The Complete Poems, Paperback Book
5 out of 5 (3 ratings)


The Complete Poems of Emily Dickinson is the only one-volume edition containing all Emily Dickinson's poems. The editor, Thomas H. Johnson, has presented the poems in their original texts; and where alternate readings were suggested, he has chosen only those which the poet evidently preferred. His introduction includes a brief explanation of his selection of texts as well as an outline of Emily Dickinson's career.


  • Format: Paperback
  • Pages: 784 pages, index
  • Publisher: Faber & Faber
  • Publication Date:
  • Category: Poetry
  • ISBN: 9780571108640



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Showing 1 - 3 of 3 reviews.

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My divine emily dickinson who deems more understanding even today!

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There's an Emily Dickinson poem for every kind of day, and every life event.Indispensable.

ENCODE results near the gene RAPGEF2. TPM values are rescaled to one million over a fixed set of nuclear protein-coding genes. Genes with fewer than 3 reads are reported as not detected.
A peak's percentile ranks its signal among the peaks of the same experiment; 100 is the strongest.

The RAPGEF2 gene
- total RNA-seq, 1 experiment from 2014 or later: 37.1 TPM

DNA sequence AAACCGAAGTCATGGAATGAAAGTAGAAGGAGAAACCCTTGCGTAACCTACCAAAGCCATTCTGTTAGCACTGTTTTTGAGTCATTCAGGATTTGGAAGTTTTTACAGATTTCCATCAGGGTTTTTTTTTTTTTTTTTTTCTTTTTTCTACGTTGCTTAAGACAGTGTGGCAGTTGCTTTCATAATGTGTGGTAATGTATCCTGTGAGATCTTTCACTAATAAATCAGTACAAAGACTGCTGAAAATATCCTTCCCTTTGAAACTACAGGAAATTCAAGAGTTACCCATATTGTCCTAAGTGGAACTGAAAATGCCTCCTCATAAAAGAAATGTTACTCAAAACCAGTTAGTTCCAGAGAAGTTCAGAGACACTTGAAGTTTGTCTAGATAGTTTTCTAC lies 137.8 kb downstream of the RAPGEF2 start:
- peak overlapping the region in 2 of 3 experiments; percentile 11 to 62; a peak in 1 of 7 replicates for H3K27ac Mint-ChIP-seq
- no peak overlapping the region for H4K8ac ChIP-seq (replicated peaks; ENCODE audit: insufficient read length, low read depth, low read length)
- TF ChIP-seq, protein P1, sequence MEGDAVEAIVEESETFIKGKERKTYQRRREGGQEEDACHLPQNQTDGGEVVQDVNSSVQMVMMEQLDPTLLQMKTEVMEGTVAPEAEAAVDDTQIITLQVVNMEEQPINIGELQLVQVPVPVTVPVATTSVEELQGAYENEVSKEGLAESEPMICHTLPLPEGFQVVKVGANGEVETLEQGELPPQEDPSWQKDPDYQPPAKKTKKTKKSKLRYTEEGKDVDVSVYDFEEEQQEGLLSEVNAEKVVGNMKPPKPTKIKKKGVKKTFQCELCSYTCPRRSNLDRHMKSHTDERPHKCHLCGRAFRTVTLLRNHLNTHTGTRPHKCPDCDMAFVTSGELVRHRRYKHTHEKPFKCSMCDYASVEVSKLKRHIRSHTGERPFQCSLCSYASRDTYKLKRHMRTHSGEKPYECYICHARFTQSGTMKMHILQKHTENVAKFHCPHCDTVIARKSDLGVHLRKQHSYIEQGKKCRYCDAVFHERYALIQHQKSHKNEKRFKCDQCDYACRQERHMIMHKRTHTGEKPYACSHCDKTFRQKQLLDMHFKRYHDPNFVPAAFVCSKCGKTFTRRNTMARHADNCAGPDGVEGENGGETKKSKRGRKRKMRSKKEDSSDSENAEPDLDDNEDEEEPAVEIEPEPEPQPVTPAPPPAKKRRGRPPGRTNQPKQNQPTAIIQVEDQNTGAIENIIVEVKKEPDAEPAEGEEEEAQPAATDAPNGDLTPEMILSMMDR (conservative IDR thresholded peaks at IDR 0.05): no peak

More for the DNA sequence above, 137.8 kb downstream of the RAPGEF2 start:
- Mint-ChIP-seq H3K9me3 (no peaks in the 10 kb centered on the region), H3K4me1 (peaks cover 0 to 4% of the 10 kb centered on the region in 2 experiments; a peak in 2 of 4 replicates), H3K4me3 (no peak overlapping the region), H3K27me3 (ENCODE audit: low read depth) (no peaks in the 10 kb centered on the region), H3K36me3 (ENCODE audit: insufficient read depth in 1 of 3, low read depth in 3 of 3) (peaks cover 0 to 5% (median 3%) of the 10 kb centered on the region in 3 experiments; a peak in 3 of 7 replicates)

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“I taste a liquor never brewed” by Emily DickinsonI taste a liquor never brewed –From Tankards scooped in Pearl –Not all the Vats upon the RhineYield such an Alcohol!Inebriate of air – am I –And Debauchee of Dew –Reeling – thro' endless summer days –From inns of molten Blue –When "Landlords" turn the drunken BeeOut of the Foxglove's door –When Butterflies – renounce their "drams" –I shall but drink the more!Till Seraphs swing their snowy Hats –And Saints – to windows run –To see the little TipplerLeaning against the – Sun!Inebriated by poetry"I taste a liquor never brewed" a poem by E. DickinsonFor me, this is an hymn to poetry and what is sacred about the act of writing. I read line after line as an invocation to beauty in all its natural forms until I got drunk with it, until I, the reader, was able to reach the heavens and join its inhabitants, Seraphs and Saints, along with Emily, who is writing from there.In this sense, I guess that we, the readers who are able to share beauty through words, are rewarded with the admittance in Dickinson's house of possibility and poetry.The poem read also as an hymn for me because of its musicality and rhyme which I became aware of when I first read the poem out loud. The way the words sang by themselves came as a surprise, and the lack of punctuation, only the dashes and the capital letters to emphasise some words, made the poem more open and infinite.Analysing stanza by stanza, the poem starts with a reference to a certain liquor, which is a strange one, because it was never brewed and because its vastness wouldn't fit into such a huge river as the Rhine. There's also the reference to the ancient age of this liquor, because the Rhine, along with the Danube, appeared as important rivers in historical texts during the Roman Empire.So, going forward, this strange alcohol, makes the " I " in this poem inebriated. I understand this " I " as the writer, in this case, Emily. She speaks of herself being drunk with this strange liquor, a liquor which comes from dew, air and summer days melted in endless blue skies. As I see it, in this second stanza, Emily is describing the beauty of the natural world as overwhelming, she is dizzy, intoxicated with it, and she drinks it in the inns of Nature.And in the third stanza she stresses out this last idea even more, because the more the inhabitants of this natural world, the bee, the foxglove, the butterfly, are denied by foreign "Landlords", emphasised by quotation marks, the more she drinks of this natural liquor, the more inebriated she becomes.As for the interpretation of these Landlords, I take it as if they were the real world, the rationality, Emily's house of prose. The ones who call the imagination back to earth and out of this world of poetry and possibility.The last stanza is for me, the most difficult to analyse. Emily is intoxicated by the beauty of nature and ultimately, of poetry, but she keeps drinking and drinking in it, until the whole act of writing becomes sacred. I understand that she reaches heaven in the Biblical sense, and salvation if I dare say. I'll risk it by saying that this "Tippler" might be Jesus, leaning against this sun, this shinning light, waiting for her to reach out for her destiny, her fate, her mission in life, which is to write, to become a poet.And just another conclusion after rereading the whole thing again.I also think, that the metaphor of liquor and inebriation is not a casual one. If you think of men drinking in inns and socialising in the XIXth century, you might wonder how a reclusive person as Emily might view this kind of activity. Surely she might have disapproved of someone getting drunk, and this poem might also be a criticism to such behaviour and at the same time, she elevates something she finds ugly or negative to an utterly magnificent and celestial act, the act of writing, proving its capacity to transform the dull world of reality into a beautiful fan of possibilities.